TRA2°P-TIMI 50 tested a broader hypothesis: is the intensification of antiplatelet therapy by adding an agent with a different pharmacologic target beneficial for secondary prevention in patients with stable disease and a history of MI, ischemic stroke, or PAD? More than 24,000 patients with a history of spontaneous MI or ischemic stroke within 2 weeks to 12 months or PAD were treated with 2.5 mg/day vorapaxar therapy or placebo in addition to standard care. When investigators noted an alarming rate of ICH among patients with prior stroke, the DSMB recommended the PAR-1 inhibitor be discontinued in these patients, as well as those who suffered a stroke during the study. Other amendments were also made during the study period, including a reversal in the primary and secondary endpoints (based on the TRACER results) and an increase in sample size.

Overall, vorapaxar was associated with a significantly lower rate of the primary composite endpoint of 3-year cardiovascular death, MI, or stroke, but with an increase in the primary safety endpoint of GUSTO moderate or severe bleeding and ICH.3

The FDA based its approval of vorapaxar on the post-hoc analysis of "the proposed label population"—the 64% of patients in the post-MI group with no history of stroke or TIA. In this group, vorapaxar versus placebo significantly reduced ischemic events:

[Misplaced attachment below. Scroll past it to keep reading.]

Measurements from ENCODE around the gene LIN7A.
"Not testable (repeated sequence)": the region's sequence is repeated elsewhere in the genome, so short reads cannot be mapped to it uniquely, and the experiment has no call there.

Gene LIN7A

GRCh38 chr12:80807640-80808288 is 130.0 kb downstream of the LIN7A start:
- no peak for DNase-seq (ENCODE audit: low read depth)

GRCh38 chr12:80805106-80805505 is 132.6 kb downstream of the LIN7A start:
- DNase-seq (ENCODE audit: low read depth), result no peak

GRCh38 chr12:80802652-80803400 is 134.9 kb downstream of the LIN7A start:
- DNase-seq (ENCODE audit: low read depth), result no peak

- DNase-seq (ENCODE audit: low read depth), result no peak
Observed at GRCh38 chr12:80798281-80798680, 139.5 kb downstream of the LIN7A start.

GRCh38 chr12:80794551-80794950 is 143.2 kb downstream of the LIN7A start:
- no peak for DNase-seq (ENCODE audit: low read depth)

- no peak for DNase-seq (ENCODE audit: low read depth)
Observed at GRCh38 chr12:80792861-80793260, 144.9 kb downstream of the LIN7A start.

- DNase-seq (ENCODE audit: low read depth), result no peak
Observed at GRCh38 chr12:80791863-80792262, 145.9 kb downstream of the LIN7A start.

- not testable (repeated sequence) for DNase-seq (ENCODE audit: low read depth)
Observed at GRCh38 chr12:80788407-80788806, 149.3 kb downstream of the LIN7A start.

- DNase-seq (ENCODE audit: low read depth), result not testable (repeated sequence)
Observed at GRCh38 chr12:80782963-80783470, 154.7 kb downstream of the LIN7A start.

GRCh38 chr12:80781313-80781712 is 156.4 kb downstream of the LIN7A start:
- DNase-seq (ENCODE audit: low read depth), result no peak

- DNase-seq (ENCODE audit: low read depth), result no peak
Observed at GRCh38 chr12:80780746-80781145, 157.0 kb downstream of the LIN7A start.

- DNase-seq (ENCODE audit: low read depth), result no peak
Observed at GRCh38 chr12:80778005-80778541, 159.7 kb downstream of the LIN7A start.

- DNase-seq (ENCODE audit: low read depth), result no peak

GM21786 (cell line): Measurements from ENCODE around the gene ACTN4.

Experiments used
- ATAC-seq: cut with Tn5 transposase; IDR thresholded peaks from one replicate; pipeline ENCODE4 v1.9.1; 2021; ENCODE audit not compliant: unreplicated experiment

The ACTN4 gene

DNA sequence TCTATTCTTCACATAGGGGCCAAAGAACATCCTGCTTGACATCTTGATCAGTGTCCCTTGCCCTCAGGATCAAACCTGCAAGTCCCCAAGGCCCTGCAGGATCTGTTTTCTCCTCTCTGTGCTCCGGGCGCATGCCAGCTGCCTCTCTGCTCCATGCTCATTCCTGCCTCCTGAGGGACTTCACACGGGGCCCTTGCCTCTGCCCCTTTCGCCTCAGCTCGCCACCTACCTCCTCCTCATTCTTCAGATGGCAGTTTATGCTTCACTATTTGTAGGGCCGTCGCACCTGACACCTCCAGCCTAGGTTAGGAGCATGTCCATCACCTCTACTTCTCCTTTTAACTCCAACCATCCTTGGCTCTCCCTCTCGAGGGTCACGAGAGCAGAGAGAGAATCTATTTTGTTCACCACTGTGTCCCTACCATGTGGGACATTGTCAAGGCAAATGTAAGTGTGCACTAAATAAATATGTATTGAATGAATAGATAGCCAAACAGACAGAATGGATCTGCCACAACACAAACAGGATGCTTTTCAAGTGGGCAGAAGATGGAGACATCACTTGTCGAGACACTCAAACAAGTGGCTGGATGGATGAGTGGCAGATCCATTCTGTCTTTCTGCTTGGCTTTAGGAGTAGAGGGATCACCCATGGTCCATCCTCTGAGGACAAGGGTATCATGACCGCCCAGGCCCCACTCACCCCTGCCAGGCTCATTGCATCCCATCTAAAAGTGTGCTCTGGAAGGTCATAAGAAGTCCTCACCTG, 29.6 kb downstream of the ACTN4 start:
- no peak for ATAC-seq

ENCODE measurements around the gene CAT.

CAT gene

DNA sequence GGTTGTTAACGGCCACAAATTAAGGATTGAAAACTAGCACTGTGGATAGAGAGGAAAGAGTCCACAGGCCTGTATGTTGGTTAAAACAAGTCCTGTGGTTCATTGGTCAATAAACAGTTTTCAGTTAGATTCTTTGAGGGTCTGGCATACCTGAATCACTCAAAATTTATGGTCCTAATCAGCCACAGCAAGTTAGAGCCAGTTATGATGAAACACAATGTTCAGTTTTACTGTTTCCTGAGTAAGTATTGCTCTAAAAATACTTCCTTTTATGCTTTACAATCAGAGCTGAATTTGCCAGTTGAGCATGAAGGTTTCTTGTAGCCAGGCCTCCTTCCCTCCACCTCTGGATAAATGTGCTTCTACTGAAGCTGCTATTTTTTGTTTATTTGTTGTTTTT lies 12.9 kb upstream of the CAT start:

• composite of cardiovascular death, MI, and stroke: 7.4% vs. 9.0% (HR = 0.78; p < 0.001)
  • MI: 4.6 vs. 5.7% (HR = 0.80; p < 0.001)
  • composite of cardiovascular death, MI, stroke, and urgent coronary revascularization: 9.8% vs. 11.4% (HR = 0.82; p < 0.001)

In terms of safety, vorapaxar significantly increased GUSTO moderate/severe and major/minor TIMI bleeding versus placebo, and nonsignificantly increased ICH. The net clinical outcome favored vorapaxar therapy in the proposed population with five fewer fatal events, 45 fewer nonfatal serious events, but 33 additional GUSTO moderate bleeding events.

Examining the Evidence
There are some issues worth mentioning. First, the exclusion of patients with acute symptoms appears inconsistent with the pathophysiology of coronary ischemic event occurrence. Early after ACS or PCI, clinical vascular disease activity is at its zenith and thrombin generation is high—as is platelet reactivity and activation. Inhibition of the PAR-1 receptor, in addition to the inhibition of COX-1 enzyme and P2Y12 receptor, may provide additional protection against ischemic event occurrence in selected patients.